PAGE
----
By Kevin Stoda
As I sit in my office on the Eve of Christmas this year, I listen to music wafting in from the laptop of a Persian colleague. Downstairs wafting through the hallways is the smell of incense. I observed one of the guards placing the frankincense, for which this region of the world is so famous, on the thin strips of charcoal in a simple incense carrier.
There is a sense of holiday joy and anticipation as all the staff wait to find out whether they will be allowed to stay home on Christmas day again this year.  The malls and hospital entrances have artificial Christmas trees. There are instrumental Christmas tunes played in some of the malls, too. We have even observed nativity scene in one mall.
There are cool temperatures at night bring a very relaxing sense of calm to our mornings here in the oasis, Salalah, situated here in the desert by the sea. I really love to get out and walk in such weather, especially under the palm trees.
I work at a college and in order to get Christmas Day off, we professors need to log in this morning and type in all student grades on a program called ORACLE. We will have be like Santa Clause and check our lists (and grades) and check them twice--noting who was nice. If this is done by the time we leave today, we may get permission to stay home with our families.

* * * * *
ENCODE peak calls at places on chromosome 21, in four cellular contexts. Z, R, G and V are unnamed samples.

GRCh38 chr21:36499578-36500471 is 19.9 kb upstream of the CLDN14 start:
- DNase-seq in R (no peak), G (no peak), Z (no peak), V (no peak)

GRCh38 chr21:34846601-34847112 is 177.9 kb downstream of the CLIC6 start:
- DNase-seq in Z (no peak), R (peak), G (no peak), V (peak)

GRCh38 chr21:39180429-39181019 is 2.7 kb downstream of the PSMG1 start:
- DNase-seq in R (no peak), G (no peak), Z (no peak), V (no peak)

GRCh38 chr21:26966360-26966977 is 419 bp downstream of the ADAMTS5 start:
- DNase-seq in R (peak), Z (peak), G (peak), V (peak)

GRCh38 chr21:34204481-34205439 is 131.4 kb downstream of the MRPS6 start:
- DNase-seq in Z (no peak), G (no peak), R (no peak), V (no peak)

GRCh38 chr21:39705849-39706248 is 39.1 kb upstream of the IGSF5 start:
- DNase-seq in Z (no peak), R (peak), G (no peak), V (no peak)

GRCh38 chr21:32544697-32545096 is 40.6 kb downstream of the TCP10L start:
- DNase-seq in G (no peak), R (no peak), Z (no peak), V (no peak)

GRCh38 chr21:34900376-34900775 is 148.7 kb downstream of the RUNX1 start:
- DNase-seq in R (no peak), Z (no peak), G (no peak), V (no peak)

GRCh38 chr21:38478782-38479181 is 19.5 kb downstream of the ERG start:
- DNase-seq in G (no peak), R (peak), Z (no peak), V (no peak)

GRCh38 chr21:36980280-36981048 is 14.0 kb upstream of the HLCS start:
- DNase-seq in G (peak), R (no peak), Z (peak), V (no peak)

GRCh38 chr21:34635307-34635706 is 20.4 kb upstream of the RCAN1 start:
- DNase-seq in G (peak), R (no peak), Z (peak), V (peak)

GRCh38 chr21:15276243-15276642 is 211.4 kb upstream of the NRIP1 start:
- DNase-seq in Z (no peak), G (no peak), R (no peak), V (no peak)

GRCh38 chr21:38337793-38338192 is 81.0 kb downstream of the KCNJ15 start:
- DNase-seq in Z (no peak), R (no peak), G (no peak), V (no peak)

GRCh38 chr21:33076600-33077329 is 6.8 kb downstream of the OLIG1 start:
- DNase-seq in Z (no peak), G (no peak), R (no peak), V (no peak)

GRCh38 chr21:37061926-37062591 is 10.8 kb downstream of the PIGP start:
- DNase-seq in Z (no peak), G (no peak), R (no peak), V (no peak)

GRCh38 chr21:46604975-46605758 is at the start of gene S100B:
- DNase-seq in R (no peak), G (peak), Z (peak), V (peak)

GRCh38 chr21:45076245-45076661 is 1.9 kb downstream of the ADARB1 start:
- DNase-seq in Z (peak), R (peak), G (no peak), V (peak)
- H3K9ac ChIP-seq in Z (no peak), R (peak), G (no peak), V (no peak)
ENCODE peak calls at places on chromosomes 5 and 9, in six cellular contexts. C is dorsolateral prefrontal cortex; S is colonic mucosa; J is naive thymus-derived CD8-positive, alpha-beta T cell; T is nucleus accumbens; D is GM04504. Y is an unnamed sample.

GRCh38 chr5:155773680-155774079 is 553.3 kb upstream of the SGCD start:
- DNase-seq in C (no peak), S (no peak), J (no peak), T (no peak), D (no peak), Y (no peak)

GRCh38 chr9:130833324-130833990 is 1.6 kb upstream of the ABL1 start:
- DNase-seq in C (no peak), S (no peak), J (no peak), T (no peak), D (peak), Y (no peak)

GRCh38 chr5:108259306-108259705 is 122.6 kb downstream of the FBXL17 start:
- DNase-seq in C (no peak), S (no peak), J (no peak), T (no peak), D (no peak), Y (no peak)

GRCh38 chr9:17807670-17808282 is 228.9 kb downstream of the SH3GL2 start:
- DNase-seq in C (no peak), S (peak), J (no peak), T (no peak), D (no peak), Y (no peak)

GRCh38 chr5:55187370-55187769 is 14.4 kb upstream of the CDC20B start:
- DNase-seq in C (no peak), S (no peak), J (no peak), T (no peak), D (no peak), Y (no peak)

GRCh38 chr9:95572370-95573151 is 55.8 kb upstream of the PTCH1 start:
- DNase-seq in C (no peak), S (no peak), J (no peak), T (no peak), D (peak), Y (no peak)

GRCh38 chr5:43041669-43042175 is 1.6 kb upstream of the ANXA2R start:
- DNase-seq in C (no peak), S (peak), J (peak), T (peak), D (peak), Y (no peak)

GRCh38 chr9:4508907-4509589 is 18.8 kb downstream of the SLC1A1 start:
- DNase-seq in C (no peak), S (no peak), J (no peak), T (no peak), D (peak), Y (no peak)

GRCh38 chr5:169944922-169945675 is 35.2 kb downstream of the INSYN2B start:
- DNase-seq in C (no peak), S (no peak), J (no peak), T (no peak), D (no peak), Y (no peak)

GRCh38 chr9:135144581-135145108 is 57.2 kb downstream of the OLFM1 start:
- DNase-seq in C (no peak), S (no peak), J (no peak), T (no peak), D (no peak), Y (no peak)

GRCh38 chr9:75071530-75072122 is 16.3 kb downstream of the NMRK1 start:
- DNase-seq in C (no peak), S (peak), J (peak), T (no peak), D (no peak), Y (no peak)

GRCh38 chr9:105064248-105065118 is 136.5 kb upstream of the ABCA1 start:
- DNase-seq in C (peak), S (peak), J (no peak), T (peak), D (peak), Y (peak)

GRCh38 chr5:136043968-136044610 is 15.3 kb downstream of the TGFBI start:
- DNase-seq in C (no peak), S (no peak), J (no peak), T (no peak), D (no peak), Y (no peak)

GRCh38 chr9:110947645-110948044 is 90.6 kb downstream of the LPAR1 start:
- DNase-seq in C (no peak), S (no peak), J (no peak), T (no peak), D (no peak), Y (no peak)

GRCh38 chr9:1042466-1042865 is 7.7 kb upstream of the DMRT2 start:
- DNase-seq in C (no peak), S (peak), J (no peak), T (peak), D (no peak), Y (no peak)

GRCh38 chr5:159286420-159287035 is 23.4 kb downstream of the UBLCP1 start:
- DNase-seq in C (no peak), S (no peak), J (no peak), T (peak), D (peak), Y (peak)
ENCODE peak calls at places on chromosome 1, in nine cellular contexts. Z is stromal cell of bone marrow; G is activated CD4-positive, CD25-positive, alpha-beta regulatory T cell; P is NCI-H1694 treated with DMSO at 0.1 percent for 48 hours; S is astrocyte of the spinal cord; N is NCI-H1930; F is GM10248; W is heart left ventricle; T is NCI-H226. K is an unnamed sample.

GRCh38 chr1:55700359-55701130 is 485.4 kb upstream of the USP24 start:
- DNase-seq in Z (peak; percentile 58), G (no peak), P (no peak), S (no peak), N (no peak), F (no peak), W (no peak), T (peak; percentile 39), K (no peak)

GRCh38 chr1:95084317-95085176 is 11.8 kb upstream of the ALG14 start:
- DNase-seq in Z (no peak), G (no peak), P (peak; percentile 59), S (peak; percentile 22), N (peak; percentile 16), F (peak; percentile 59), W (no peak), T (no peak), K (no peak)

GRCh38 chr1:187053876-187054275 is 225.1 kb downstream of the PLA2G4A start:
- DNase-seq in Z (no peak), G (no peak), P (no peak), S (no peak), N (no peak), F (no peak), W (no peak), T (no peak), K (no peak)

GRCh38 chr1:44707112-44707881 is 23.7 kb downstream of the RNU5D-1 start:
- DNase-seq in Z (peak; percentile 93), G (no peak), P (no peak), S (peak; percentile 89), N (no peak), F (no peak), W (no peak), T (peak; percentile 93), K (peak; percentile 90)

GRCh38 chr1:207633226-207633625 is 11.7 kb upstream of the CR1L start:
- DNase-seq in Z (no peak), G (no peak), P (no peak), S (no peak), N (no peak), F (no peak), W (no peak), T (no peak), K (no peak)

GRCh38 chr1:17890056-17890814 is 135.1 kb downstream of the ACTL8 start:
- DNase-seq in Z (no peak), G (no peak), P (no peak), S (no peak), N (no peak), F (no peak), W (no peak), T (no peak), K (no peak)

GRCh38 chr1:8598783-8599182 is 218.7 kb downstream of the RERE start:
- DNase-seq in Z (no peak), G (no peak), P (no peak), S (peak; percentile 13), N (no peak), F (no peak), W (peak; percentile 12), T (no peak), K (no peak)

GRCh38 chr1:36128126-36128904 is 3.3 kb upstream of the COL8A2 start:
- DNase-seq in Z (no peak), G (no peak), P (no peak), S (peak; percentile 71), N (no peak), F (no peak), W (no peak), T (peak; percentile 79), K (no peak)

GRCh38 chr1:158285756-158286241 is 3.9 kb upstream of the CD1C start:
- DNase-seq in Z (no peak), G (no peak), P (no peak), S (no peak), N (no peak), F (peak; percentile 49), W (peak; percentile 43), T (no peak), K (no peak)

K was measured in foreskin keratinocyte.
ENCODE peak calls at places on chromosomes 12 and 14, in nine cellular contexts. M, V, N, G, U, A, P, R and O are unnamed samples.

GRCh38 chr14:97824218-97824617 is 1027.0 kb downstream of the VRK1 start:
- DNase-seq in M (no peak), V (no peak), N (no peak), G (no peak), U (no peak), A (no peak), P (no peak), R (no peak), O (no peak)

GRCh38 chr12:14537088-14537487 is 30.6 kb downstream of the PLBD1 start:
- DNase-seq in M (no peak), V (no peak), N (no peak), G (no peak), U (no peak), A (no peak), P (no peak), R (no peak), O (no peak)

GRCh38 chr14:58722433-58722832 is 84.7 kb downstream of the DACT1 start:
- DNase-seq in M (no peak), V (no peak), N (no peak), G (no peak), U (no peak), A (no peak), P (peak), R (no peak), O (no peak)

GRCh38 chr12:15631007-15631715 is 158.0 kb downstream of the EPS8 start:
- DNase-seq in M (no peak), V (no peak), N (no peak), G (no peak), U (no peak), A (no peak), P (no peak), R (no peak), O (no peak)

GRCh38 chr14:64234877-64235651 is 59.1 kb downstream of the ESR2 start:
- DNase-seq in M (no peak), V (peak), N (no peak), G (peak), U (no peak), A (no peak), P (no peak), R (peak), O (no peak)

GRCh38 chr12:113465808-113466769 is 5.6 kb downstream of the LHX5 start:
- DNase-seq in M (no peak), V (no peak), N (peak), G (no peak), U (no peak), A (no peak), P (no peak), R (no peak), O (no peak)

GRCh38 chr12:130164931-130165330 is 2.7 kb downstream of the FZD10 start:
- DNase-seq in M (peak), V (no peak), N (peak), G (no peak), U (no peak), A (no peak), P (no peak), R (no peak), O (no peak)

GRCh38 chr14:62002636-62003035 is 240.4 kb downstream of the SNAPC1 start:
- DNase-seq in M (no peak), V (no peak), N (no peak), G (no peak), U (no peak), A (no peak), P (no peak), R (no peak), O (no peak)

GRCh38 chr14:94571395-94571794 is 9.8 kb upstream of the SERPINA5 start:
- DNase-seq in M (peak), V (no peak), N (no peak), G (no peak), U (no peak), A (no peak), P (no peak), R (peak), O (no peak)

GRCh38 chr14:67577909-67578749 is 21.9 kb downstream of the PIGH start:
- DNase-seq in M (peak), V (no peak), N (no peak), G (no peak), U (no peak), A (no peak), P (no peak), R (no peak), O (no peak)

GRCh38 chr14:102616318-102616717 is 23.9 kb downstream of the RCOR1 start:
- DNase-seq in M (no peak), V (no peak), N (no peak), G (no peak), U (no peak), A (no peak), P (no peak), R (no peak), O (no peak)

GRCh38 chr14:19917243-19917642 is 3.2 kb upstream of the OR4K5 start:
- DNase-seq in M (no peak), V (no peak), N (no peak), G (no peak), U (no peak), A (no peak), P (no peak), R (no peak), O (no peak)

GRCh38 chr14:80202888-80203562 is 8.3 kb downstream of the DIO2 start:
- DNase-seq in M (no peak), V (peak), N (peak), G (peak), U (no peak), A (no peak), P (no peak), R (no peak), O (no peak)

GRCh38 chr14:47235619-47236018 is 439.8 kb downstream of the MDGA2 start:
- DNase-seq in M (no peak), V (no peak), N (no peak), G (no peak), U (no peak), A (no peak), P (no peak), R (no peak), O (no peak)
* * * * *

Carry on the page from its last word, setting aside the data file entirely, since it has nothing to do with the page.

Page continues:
Interestingly, in antiquity, an ORACLE was a person or agency considered to be a source of wise counsel or one undertaking prophetic predictions or precognition of the future. In other words, I am have to contact oracles today. Such ORACLES were like the so-called three magi , who visited baby Jesus at his birth. These wise men purportedly came from Persia and possibly points further east. However, since one of the magi brought frankincense in abundance, perhaps he was from or had great connection to the local Salalah area's frankincense trade.
So far, this morning, my ORACLE has not worked. In short, my computer is not consulting me nor allowing me consultation. I hope Herod does not intervene before I get home this Christmas Eve.
 Oman is rather tolerant and some institutions have often allowed Christians to take off Christmas day. (Naturally, this is not true of all institutions and it is not a law, like in Egypt.)
 Concerning the roots of the term magi, "Greek ma'gos, "Magian" or "magician," was influenced by (and eventually displaced) Greek go-"s(γόης), the older word for a practitioner of magic, to include astrology, alchemy and other forms of esoteric knowledge. This association was in turn the product of the Hellenistic fascination for (Pseudo-)Zoroaster, who was perceived by the Greeks to be the "Chaldean" "founder" of the Magi and "inventor" of both astrology and magic". --Wikipedia (source)